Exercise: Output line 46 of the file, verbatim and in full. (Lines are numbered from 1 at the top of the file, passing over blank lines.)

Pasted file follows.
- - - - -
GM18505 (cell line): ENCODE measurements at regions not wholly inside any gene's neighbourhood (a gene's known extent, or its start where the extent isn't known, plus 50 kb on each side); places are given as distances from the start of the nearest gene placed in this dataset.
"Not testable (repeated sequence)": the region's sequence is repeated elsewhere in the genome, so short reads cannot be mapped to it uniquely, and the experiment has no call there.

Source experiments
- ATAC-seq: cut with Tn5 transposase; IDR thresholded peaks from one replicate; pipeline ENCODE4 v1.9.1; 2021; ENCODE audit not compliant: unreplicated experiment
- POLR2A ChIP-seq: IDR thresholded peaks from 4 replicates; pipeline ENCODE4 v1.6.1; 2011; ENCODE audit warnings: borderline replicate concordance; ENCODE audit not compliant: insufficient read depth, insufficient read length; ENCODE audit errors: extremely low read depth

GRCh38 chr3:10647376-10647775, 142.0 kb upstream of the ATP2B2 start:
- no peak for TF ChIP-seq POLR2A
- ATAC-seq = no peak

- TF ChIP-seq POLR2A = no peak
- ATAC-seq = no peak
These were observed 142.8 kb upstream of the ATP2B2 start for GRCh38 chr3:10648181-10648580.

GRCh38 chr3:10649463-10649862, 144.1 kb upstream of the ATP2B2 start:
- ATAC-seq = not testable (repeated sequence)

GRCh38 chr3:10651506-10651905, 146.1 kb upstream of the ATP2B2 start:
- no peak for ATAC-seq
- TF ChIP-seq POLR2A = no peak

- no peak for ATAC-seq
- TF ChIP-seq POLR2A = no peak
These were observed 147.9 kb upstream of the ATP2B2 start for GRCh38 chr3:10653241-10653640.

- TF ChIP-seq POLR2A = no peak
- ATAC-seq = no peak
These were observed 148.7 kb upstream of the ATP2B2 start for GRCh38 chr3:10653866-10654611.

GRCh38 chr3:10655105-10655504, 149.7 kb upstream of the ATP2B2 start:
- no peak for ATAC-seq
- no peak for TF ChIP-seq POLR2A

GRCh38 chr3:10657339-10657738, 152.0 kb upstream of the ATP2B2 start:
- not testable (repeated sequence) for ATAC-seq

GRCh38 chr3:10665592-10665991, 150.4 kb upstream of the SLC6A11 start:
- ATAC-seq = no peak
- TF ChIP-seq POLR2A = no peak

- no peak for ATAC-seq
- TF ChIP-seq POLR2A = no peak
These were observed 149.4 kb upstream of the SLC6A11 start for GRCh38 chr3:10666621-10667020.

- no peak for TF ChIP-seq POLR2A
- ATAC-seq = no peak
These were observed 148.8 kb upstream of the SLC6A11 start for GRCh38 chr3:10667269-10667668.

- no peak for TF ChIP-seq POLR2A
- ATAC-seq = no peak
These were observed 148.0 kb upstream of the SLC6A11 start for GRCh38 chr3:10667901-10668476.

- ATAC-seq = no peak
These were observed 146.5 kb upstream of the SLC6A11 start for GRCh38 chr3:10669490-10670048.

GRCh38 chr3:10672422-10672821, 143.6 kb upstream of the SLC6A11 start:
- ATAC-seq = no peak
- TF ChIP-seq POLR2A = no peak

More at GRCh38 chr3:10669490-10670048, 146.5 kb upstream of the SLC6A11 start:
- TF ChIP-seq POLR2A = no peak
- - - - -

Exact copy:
- TF ChIP-seq POLR2A = no peak